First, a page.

Ah, the capo. That handly little tool that most guitarists carry one or more of with them at all times.
I’ve used a capo lots of times over my career.
Typically for one of two reasons.
I want to play chords that are easier to finger.
And I want to play those chords in a key that hits the sweet spot of my vocal range.
A capo is a great tool to address both of these issues. But let’s dig deeper.
Of course, there are some great guitarists out there that use a capo for reasons other than these. Often, a capo can give you some new tonal variations..
Say you have two guitarists in the band. One can be playing the song with a capo so that the strings all sound higher even in the same key, and the fingerings or inversions can be different. This will give a different quality to the performance and enable each instrument to fit into the aural spectrum in its own way.
Choosing a Capo
When you go to choose a capo, make sure it’s one that you can maneuver easily and that clamps evenly across the fretboard. You might want to bring your guitar with you to try it out.
Consider the type of guitar you are playing — acoustic, electric, 12-string or classical. Your choice might be different for each application and neck. There are capos for other instruments, too, like banjo or ukulele.
Also, take a look at your fretboard and determine whether it’s flat or radiused. Pick a capo that fits the flat or curve so that all the strings are clamped down evenly.
Most capos have adjustable tension so that you can get just the right amount of squeeze on your strings.
Most modern capos fall into these categories:
Clutch — this capo clamps onto your guitar’s neck close to the fret.
Lever — find the right position and squeeze. This capo will grab onto the neck close to the fret. It’s super easy to use and you can put it on with one hand. It can be knocked loose, though, so don’t get too wild!
Partial capo — these have a shorter arm for only clamping down some of the strings.
Capos can be used alone or in combinations. I’ve seen folks play with three capos on the neck at once! I’ve also seen a player move the capo in the middle of the song.
More About Partial Capos
You can use a partial capo to change the pitch of only some of the strings, again altering the sonic landscape and providing new tone possibilities and combinations.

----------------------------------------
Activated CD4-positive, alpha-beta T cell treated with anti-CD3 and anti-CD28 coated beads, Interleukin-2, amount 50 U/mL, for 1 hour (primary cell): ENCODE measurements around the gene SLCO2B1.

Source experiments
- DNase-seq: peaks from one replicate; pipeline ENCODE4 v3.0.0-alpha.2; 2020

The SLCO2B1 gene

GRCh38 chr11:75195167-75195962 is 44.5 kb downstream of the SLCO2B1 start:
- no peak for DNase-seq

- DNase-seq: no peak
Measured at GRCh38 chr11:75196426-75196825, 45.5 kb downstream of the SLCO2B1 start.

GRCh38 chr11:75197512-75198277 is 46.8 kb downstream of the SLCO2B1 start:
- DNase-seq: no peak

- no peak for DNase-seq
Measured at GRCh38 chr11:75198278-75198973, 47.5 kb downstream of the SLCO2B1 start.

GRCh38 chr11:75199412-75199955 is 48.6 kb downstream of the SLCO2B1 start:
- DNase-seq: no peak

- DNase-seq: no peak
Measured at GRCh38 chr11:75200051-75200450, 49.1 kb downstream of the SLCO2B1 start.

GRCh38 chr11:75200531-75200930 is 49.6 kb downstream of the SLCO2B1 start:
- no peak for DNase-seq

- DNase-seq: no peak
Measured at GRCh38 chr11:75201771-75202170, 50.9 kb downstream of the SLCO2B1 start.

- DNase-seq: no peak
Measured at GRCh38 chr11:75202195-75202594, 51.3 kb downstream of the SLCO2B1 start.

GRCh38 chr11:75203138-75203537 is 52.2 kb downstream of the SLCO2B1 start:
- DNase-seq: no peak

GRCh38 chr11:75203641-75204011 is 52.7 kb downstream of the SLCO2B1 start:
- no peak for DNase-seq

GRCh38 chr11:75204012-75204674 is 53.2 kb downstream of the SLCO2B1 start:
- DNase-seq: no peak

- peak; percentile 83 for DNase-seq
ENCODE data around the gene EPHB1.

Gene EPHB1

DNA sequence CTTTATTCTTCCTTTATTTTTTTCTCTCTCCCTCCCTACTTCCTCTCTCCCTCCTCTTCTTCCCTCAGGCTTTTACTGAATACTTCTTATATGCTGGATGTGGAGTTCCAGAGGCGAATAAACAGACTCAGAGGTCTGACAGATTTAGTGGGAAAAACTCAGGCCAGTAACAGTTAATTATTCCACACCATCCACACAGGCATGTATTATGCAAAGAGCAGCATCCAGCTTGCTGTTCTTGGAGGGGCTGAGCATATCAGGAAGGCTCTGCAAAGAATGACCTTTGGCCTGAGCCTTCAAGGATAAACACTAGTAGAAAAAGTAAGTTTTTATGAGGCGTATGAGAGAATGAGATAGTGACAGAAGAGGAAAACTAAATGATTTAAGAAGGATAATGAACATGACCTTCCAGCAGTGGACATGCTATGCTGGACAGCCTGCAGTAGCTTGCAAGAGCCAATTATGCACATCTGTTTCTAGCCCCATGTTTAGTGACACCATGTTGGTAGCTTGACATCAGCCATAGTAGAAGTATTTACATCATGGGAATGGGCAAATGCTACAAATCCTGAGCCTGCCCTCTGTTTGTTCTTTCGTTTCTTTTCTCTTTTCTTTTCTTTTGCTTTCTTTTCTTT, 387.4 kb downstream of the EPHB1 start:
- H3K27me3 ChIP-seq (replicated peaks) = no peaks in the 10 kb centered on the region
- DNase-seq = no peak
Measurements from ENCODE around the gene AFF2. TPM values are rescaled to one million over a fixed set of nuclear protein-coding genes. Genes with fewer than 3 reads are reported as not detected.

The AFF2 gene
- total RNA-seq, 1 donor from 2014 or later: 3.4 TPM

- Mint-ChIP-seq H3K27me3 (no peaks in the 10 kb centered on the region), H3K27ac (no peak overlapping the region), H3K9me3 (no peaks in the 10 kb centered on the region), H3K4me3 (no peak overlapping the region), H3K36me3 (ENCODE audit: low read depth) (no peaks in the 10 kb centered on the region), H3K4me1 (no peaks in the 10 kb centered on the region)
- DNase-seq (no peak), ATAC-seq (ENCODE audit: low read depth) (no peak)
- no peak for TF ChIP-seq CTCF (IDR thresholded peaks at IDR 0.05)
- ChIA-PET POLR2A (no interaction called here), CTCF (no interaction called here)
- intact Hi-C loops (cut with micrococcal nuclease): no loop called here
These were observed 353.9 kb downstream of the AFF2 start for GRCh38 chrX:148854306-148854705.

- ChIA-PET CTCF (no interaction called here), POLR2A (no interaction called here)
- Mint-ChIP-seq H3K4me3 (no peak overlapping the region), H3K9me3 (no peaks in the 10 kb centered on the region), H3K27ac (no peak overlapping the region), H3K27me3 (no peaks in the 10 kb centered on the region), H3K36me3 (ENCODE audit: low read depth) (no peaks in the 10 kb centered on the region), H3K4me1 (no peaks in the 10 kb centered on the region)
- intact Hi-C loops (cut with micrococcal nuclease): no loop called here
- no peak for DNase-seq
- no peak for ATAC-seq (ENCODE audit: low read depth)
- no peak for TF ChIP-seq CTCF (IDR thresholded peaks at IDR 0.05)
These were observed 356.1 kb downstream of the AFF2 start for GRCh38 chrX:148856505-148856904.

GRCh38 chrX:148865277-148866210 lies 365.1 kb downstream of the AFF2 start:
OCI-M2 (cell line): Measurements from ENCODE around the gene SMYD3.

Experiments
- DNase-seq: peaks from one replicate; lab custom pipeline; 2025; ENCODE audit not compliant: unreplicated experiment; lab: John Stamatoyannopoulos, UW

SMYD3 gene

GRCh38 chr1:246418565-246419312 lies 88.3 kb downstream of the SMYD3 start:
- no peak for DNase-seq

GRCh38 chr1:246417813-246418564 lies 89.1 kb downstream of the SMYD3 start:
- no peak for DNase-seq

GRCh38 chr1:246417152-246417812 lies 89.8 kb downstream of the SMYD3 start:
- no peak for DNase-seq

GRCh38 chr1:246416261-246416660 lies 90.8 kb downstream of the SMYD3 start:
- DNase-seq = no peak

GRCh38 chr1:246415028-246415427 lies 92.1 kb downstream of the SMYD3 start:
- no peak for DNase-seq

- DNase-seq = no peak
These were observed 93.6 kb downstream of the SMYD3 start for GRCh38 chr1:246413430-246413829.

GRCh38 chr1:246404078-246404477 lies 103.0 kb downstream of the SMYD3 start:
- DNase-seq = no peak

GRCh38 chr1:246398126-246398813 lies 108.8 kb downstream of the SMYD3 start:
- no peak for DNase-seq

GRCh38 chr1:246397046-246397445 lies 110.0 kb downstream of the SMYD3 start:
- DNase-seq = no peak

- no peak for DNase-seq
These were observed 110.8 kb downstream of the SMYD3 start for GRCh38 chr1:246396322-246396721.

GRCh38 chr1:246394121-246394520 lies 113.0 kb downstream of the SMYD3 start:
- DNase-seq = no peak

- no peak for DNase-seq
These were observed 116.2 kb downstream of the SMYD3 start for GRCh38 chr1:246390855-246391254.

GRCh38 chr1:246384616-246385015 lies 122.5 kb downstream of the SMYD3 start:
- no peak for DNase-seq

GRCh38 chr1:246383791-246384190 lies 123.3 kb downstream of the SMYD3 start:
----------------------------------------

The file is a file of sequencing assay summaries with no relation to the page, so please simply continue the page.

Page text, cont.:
One style of partial capoing sounds similar to Drop D tuning (when the lowest string, E, is dropped a whole step to D). For this sound, capo all strings but the lowest, and play most chords as you normally would. You’ll notice that chords that use the sixth string will sound different because that string will be a whole step lower compared with standard tuning intervals.
There are loads of other options. Try placing the partial capo like the Kyser Short-cut over the ADG strings to produce a sound similar to DADGAD tuning. Many guitarists refer to this technique as “artificial DADGAD.”
The drone of the open lowest string characterizes DADGAD tuning. Using a partial capo without retuning the strings, the notes are EBEABE — the same intervals and mood as DADGAD, but transposed up a whole step.
There are a few things to think about when you use a capo.
Make sure the capo doesn't bend your strings when you clamp it on, as this will make your guitar sound out of tune. You may want to tune again after you put the capo on.
Capos can get in the way of your fretting hand — check to be sure whatever capo you choose doesn't interfere with your technique.
And pay close attention to the points of contact between the capo and the guitar — you don't want your fretboard scratched.
You can get started with a relatively inexpensive capo, like the Kyser Quick Change, for about $24.95. Give it a whirl and you’ll see using a capo opens a myriad of possibilities!